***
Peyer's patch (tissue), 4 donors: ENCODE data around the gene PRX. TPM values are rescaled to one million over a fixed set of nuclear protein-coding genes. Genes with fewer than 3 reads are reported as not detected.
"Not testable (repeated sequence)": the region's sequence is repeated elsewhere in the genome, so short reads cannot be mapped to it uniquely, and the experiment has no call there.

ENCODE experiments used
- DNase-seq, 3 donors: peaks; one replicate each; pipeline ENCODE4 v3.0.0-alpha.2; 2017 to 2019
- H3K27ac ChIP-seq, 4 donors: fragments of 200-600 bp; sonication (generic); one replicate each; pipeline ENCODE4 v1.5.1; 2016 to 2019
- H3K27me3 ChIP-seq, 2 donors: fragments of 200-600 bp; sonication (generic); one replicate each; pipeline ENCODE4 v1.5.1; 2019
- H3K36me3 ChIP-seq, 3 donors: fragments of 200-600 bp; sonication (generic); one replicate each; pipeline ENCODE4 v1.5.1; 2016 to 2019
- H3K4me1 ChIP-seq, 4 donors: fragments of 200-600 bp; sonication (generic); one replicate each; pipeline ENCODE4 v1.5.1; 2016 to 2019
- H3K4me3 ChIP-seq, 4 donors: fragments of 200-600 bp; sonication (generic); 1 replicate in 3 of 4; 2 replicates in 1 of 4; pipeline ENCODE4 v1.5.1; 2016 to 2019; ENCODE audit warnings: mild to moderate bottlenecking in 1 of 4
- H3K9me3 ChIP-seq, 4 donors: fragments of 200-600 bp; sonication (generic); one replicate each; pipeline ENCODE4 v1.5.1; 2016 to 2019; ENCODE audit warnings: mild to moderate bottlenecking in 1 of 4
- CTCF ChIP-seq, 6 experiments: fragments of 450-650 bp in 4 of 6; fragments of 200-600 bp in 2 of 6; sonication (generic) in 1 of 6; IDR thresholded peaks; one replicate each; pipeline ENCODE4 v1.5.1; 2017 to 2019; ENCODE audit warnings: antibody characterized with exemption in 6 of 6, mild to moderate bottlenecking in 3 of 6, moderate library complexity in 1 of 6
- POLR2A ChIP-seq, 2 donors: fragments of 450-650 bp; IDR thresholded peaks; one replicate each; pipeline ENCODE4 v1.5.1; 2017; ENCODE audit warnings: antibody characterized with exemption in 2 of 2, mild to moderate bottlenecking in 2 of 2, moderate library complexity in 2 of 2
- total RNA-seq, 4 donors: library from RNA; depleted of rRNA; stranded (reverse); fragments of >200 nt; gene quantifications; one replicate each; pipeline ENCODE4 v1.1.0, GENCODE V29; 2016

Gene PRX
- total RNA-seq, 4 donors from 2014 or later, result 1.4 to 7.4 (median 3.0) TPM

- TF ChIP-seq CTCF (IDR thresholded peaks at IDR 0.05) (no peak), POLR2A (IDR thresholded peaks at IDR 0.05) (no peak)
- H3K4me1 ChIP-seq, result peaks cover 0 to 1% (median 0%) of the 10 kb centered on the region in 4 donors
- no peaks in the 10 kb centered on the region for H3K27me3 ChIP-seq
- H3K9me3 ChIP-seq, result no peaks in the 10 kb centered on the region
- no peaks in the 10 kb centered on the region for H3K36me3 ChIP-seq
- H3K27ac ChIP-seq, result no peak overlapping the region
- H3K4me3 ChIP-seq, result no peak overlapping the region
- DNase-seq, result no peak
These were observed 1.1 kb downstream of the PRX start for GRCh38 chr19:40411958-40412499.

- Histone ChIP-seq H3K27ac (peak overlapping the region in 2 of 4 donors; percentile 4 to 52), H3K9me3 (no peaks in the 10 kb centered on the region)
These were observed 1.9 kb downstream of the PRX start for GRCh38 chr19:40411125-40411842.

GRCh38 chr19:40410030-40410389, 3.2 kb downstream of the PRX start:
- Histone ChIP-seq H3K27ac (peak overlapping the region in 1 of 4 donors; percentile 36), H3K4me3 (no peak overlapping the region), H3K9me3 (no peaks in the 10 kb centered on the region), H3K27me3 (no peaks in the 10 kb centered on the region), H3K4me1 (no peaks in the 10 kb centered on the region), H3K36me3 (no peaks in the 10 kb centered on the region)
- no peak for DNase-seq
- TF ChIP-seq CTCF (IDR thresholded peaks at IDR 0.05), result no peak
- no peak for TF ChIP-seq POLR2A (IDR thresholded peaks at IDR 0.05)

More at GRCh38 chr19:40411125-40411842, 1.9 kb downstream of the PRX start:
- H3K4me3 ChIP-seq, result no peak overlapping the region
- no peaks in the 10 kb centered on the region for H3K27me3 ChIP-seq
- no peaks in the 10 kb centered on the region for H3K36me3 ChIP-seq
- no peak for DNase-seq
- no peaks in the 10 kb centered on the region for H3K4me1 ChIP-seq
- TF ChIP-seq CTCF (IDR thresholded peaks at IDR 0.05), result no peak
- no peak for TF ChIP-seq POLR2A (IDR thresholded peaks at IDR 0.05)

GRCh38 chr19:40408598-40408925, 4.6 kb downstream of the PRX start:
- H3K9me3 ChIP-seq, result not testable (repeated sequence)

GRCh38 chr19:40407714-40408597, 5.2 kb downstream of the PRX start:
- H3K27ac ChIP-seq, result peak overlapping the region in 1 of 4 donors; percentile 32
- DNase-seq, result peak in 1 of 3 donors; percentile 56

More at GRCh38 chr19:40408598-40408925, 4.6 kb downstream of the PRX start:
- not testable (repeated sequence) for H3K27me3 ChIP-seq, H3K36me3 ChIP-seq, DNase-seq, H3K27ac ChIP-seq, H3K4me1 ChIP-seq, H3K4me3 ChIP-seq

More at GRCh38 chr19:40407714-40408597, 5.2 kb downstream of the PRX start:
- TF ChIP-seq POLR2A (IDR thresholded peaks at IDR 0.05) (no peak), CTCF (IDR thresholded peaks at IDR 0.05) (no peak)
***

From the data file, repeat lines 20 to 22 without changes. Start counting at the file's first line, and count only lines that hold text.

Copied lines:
- no peaks in the 10 kb centered on the region for H3K36me3 ChIP-seq
- H3K27ac ChIP-seq, result no peak overlapping the region
- H3K4me3 ChIP-seq, result no peak overlapping the region